Mitsubishi’s Safer Through Design and Steel

Gary S. Vasilash

While it seems as though Mitsubishi Motors is a car company that many observers in the industry are often puzzled by—after all, according to Autodata, through July its share of the U.S. market is just 0.4%, and it seems as though it would be fairly difficult to make a business case with numbers like that—some excellent news for Mitsubishi has come out of the Insurance Institute for Highway Safety (IIHS).

IIHS, which runs crash tests, has named the new seven-passenger 2014 Mitsubishi Outlander a “Top Safety Pick+” vehicle, which means that it meets the organization’s metrics regarding moderate overlap frontal crash, small overlap frontal crash, side impact, rollover, and seat/head restraints.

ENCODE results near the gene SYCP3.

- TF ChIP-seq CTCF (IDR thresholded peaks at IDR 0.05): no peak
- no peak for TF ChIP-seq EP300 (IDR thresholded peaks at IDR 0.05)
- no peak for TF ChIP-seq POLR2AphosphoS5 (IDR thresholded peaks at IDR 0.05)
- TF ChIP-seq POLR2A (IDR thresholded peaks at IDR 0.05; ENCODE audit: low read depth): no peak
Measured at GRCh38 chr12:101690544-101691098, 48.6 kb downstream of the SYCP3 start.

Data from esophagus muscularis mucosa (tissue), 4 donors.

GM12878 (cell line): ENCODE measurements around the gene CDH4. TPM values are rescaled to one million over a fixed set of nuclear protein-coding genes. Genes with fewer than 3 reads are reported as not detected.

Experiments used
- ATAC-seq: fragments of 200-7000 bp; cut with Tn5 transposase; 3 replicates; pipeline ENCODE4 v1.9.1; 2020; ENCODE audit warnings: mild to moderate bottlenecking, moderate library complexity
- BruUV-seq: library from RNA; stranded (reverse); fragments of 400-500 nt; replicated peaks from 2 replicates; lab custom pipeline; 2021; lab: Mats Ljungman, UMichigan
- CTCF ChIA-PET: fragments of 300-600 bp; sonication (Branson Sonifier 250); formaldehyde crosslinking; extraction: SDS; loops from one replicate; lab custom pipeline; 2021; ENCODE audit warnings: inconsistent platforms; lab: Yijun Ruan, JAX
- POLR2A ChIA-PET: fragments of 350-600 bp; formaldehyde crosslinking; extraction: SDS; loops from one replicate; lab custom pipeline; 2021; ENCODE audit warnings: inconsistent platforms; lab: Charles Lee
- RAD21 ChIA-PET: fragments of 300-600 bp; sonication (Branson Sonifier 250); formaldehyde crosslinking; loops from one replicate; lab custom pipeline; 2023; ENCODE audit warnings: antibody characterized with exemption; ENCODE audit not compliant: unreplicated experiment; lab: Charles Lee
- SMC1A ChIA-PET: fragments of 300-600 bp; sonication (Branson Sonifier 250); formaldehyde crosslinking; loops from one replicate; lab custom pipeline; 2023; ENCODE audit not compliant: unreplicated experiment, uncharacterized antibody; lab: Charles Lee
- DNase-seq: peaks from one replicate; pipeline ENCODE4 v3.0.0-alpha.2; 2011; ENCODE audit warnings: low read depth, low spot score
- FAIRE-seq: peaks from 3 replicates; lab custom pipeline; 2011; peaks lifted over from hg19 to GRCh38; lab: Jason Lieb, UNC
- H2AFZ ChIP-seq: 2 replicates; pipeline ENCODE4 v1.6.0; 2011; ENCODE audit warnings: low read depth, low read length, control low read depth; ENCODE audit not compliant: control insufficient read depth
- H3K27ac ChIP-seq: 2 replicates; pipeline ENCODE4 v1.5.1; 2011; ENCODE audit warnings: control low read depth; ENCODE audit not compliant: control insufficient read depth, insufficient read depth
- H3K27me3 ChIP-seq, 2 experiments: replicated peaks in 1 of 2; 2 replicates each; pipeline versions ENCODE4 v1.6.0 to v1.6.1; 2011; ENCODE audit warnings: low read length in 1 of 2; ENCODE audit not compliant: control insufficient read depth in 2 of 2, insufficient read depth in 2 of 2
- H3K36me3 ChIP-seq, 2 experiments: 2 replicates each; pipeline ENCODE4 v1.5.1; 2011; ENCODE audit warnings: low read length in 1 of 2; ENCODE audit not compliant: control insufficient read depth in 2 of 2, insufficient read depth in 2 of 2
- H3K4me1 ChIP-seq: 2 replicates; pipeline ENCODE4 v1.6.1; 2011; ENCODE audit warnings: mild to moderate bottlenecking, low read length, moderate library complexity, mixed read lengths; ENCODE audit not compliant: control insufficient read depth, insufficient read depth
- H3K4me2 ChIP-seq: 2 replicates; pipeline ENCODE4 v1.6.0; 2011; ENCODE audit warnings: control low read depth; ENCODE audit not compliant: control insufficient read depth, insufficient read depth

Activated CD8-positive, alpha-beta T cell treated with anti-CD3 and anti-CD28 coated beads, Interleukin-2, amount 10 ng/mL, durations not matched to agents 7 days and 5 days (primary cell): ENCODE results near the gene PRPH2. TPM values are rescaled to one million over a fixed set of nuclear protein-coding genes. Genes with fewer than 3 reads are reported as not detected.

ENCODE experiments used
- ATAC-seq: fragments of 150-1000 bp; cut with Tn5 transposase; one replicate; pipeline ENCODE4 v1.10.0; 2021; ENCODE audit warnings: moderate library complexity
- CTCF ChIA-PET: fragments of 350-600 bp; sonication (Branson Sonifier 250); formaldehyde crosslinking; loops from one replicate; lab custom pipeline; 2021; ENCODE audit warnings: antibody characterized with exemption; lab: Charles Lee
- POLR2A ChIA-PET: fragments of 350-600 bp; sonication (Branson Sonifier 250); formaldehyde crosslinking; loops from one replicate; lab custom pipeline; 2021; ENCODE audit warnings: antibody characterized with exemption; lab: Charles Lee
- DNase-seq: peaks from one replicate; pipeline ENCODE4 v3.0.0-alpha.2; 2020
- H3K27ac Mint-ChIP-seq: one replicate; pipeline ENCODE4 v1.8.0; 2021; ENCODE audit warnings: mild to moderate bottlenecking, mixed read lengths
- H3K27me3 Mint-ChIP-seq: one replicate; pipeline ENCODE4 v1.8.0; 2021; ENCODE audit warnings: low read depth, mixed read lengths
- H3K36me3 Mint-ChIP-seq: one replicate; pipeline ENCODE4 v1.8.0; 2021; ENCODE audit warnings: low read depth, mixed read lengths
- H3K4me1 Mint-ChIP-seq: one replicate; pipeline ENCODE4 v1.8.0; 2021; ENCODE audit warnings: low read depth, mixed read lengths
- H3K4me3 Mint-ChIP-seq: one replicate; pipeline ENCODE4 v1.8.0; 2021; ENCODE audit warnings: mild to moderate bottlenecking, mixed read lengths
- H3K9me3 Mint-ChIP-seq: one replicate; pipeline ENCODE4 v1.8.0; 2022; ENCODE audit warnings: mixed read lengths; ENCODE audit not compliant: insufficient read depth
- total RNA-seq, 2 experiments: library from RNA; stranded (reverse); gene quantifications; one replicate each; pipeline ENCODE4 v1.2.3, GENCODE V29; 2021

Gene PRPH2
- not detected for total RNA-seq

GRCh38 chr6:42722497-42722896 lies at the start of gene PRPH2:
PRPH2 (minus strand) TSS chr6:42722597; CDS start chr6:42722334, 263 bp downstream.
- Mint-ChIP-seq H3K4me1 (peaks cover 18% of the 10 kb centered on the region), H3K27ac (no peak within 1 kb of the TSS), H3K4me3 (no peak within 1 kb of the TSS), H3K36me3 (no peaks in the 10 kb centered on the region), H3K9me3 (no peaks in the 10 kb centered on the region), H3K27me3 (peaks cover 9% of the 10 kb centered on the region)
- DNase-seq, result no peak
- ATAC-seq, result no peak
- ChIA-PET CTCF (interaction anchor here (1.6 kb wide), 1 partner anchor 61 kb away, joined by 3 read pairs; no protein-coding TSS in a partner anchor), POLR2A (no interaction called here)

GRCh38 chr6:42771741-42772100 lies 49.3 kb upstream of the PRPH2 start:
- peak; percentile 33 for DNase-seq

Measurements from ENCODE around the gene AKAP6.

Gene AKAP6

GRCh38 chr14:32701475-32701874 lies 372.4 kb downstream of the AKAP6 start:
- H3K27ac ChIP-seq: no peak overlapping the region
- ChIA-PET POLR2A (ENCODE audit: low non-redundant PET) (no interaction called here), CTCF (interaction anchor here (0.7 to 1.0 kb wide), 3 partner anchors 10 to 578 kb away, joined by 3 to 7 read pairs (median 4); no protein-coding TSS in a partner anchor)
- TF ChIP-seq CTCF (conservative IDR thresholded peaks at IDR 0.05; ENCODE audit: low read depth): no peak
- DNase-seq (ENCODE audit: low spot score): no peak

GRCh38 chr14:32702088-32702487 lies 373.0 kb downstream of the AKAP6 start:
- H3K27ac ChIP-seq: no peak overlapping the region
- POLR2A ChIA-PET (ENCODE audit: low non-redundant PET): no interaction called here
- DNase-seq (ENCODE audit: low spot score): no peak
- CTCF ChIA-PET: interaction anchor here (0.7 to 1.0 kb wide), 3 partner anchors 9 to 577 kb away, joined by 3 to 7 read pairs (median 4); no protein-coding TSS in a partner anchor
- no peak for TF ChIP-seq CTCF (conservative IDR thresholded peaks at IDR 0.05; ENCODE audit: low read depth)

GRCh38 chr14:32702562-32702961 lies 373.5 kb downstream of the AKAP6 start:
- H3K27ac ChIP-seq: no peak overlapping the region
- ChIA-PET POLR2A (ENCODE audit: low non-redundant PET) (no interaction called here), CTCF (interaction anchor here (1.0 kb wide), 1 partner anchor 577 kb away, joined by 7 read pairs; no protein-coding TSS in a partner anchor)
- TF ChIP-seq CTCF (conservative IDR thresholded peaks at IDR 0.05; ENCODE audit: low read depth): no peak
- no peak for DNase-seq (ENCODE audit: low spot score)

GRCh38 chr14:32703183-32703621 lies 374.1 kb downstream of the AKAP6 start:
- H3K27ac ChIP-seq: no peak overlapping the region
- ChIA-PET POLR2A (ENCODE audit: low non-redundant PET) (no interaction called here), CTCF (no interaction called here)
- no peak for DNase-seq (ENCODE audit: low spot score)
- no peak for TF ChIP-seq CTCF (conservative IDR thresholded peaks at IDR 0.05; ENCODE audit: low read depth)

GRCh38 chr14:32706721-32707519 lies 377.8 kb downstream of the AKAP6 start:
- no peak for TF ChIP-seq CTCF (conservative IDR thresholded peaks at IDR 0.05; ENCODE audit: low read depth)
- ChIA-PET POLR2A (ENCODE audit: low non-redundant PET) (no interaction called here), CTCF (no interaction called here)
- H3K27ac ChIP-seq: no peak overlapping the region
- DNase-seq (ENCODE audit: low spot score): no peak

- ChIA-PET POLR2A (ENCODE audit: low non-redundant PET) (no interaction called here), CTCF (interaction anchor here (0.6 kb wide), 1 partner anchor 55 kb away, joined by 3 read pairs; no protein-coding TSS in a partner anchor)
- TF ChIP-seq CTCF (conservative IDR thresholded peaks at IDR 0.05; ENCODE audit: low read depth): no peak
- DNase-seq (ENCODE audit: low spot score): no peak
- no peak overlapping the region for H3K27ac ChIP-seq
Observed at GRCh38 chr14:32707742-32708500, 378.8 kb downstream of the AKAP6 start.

2014 Mitsubishi Outlander Sport SE

The + is a new designation. Apparently, there are 15 vehicles in the Small SUV segment, of which three are Top Safety Pick+ rates. Of the three, two are Outlanders, the five-passenger model, as well.

The Outlander uses Mitsubishi’s RISE architecture, which stands for “Reinforced Impact Safety Evolution.”

A couple points about that. The fundamental design of the architecture helps manage crash energy through the structure. And the structure makes extensive use of high-strength steels (e.g., 590 and 980 MPa grades).

The use of these steels also helps reduce the weight of the 2014 model, which is, on average, 220 lb. lighter than the previous-generation model. It has a curb weight of 3,296 lb., which, according to Mitsubishi, is lighter than a comparable Hyundai Santa Fe, Kia Sorento LX, Toyota RAV4 LE, or Honda CRV.

Who knew?